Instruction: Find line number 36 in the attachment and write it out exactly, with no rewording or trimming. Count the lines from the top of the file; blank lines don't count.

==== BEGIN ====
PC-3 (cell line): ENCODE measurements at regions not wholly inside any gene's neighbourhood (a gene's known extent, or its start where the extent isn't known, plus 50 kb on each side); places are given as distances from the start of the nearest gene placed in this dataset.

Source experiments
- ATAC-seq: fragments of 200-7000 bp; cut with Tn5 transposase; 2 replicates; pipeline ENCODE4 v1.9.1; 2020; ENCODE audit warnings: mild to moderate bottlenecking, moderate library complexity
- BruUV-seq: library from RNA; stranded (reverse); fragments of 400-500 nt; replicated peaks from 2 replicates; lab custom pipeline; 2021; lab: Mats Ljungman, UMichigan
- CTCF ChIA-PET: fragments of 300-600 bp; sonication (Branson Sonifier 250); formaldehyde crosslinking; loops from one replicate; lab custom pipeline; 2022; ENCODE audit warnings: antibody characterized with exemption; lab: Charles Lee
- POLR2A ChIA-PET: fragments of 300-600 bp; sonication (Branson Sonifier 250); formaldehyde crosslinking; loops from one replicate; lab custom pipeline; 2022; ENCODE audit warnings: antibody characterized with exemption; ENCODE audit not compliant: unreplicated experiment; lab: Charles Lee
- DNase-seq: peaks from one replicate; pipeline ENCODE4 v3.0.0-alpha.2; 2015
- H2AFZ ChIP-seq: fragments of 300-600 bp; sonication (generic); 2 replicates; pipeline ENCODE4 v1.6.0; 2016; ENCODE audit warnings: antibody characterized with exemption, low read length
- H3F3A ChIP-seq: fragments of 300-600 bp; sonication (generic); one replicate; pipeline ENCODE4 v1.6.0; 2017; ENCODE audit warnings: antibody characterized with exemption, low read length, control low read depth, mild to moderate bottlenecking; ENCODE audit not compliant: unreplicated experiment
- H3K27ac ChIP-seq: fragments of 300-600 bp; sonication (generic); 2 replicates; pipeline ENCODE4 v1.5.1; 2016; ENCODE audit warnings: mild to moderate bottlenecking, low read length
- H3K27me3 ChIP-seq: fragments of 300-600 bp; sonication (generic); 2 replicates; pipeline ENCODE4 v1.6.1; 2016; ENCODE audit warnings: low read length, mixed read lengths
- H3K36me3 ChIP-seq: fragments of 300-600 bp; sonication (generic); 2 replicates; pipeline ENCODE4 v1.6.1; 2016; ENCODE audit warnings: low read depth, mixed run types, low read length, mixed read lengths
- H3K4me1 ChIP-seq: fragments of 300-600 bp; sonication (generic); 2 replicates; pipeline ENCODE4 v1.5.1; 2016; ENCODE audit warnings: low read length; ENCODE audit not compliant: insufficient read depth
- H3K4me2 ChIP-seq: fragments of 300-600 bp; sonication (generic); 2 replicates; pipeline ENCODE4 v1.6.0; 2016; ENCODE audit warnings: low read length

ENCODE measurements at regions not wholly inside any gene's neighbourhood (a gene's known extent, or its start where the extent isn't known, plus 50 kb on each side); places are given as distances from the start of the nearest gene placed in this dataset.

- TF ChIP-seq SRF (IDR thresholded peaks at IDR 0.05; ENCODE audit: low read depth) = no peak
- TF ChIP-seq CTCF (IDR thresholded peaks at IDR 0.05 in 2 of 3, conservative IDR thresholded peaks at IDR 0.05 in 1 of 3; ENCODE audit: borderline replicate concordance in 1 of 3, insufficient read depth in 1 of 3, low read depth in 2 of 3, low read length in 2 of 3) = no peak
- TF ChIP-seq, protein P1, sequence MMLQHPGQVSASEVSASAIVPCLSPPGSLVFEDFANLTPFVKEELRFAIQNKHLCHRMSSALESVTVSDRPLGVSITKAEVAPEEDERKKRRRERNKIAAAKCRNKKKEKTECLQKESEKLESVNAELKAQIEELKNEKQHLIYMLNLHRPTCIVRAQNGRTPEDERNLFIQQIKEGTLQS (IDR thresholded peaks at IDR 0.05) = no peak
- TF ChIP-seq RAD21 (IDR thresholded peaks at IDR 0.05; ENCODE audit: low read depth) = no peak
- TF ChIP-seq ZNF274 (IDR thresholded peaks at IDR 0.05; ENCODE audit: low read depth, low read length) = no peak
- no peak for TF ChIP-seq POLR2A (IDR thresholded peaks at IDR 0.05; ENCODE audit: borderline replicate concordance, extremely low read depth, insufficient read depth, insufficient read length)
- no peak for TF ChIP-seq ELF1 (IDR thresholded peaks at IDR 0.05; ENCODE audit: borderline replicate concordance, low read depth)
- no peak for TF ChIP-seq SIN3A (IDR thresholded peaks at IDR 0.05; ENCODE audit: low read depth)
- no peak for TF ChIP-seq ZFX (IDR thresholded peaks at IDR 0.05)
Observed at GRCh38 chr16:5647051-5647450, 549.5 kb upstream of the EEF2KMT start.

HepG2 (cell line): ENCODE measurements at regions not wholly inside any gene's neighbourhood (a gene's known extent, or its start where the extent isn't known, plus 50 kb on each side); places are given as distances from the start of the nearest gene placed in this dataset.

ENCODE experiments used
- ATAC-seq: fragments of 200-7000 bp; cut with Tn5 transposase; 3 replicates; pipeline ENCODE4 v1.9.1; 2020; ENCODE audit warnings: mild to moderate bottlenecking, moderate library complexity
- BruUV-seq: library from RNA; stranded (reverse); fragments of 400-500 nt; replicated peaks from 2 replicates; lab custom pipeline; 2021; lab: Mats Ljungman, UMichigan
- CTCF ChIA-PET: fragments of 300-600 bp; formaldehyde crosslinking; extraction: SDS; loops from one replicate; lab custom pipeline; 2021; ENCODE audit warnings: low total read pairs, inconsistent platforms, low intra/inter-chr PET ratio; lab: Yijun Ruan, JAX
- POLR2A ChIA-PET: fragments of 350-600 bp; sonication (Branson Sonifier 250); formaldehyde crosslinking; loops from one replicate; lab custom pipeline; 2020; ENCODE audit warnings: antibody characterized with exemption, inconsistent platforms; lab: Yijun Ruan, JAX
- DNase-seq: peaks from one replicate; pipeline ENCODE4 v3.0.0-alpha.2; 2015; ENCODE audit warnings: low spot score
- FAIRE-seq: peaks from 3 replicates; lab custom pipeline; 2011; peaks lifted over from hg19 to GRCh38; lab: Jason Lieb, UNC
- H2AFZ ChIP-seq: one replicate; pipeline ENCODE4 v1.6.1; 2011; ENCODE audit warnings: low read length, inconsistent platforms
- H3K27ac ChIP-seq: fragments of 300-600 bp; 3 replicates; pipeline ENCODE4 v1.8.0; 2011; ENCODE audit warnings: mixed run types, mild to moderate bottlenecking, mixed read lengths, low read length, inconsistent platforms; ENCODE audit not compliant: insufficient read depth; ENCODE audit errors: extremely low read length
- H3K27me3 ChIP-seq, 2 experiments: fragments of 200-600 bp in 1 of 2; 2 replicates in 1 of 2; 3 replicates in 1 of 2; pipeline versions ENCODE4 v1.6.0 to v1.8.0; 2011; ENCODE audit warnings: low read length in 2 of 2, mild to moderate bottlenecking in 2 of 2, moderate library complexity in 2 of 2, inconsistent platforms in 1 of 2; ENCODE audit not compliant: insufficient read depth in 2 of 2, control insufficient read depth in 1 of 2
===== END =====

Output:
- H3K27me3 ChIP-seq, 2 experiments: fragments of 200-600 bp in 1 of 2; 2 replicates in 1 of 2; 3 replicates in 1 of 2; pipeline versions ENCODE4 v1.6.0 to v1.8.0; 2011; ENCODE audit warnings: low read length in 2 of 2, mild to moderate bottlenecking in 2 of 2, moderate library complexity in 2 of 2, inconsistent platforms in 1 of 2; ENCODE audit not compliant: insufficient read depth in 2 of 2, control insufficient read depth in 1 of 2